Tuition at Kentucky universities could increase as much as 5 percent this year and 8 percent over the next two.
The Kentucky Council on Postsecondary Education met Tuesday in the Curris Center to discuss this new biennial tuition plan, among other issues on Kentucky campuses.
The CPE also decided to include “gender identity” and “gender presentation” in the definition of diversity in Kentucky higher education.
Issues at Mid-Continent University and Georgetown University were discussed at length, along with possible remedies for these financial crises.
The most anticipated decision, however, was the first vote the CPE made.
Instead of setting a cap on the percentage Kentucky universities could increase their tuition for the 2014-15 academic year, the board instead proposed a two-year plan.
Although it passed an 8 percent total and 5 percent cap in the first year, the cap can be re-evaluated next year if state funding is cut again to universities.
Jay Morgan, vice president for Academic Affairs, said he was pleased with the CPE’s vote.
“We were very pleased with the proposal that passed today and it will be up to our Board of Regents now to determine what the final percentage will be,” he said.
The Board of Regents could decide to increase tuition by 5 percent or less this for the 2014-15 academic year.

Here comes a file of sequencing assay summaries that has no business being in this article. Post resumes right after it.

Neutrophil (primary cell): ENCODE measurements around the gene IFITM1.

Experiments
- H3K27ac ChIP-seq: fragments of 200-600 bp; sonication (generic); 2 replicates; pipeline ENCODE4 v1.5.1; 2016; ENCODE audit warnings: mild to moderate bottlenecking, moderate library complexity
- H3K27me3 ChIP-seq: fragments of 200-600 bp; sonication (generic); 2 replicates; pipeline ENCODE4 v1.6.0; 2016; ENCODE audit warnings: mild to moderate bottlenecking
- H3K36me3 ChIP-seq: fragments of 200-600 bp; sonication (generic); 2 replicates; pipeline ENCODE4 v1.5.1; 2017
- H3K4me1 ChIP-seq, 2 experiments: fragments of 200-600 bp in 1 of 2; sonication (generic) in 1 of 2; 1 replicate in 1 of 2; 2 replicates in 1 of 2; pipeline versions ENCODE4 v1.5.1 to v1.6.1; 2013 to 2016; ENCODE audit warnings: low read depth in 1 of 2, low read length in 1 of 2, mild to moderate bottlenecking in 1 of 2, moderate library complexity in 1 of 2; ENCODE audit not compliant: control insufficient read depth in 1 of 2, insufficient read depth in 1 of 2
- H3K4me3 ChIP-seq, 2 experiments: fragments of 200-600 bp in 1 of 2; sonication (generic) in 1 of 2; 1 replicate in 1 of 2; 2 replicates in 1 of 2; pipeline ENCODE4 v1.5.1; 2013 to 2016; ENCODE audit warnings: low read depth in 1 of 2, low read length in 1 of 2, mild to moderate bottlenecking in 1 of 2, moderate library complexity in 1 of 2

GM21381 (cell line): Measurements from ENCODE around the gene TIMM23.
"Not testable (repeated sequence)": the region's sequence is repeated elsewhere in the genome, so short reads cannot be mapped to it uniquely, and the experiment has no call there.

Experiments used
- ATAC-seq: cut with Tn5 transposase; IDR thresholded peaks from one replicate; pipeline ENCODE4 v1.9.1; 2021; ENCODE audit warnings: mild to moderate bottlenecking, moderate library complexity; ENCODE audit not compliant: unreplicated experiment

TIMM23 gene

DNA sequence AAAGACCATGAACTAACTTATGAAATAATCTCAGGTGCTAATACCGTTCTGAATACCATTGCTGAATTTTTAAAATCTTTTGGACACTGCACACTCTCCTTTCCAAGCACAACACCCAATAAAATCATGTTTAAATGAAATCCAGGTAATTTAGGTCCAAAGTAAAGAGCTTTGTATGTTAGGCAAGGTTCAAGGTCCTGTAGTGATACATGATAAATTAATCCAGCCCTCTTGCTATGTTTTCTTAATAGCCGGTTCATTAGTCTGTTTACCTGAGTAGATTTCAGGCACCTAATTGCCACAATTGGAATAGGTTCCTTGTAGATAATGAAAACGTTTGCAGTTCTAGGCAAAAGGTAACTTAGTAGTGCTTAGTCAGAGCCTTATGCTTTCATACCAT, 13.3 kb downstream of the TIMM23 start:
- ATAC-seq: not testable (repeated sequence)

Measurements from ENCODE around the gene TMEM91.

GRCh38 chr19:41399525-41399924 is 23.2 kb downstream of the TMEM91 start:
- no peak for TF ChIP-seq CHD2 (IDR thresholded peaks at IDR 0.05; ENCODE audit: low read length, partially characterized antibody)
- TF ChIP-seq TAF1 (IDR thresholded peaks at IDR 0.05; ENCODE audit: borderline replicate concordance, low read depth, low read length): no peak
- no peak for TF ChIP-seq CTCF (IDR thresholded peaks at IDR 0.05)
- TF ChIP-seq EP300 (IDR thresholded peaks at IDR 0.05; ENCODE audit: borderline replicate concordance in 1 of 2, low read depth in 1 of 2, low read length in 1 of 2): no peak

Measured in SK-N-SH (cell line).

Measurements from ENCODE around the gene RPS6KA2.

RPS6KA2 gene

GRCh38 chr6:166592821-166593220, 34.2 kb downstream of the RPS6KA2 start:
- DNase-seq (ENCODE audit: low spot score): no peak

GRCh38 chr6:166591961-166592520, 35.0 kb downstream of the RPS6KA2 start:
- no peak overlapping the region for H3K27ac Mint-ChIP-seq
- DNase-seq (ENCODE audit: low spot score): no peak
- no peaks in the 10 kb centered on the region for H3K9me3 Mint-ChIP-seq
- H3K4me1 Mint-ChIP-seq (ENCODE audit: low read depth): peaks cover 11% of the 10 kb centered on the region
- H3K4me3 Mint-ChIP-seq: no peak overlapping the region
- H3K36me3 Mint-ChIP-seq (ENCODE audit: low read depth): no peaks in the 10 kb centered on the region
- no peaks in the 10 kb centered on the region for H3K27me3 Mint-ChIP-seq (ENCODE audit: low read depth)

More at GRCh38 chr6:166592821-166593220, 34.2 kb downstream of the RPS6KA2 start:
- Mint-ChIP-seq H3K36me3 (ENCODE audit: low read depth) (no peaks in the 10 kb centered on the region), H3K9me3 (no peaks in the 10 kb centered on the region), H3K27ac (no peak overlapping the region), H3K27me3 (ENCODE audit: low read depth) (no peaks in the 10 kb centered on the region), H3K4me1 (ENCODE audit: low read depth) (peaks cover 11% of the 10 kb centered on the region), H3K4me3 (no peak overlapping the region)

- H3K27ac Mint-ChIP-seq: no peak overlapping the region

If it chooses to increase tuition by 5 percent in the fall, it can only increase tuition by 3 percent for 2015-16.
Morgan said he does not think increasing tuition would effect enrollment at Murray State.
“Our board is a pretty well-educated board and they understand the ramifications of setting tuition at a proper place that’s best for the University,” Morgan said. “I think all of them have the institution in mind when they cast their vote.”
If tuition increases by 5 percent during the 2014-15 academic year, each credit hour for Kentucky residents would increase from $293.50 to $308.18 per hour.
The maximum (12 credit hours a semester) undergraduate tuition amount would increase from $3,522 to approximately $3,698.10. Tuition for regional and out-of-state students would increase as well.
President Tim Miller said there will be another open budget forum for the University community to attend before the final budget is submitted to the board.
“I hate to raise tuition for students, but we have no other choice in balancing our budgets,” Miller said in an email. “State appropriations have been reduced by over $9 million for Murray State since 2008.
“Students, faculty, staff, parents, alumni and friends must let the state know that prior budget cuts should be restored to higher education in order to maintain the quality of the educational experience that students expect.”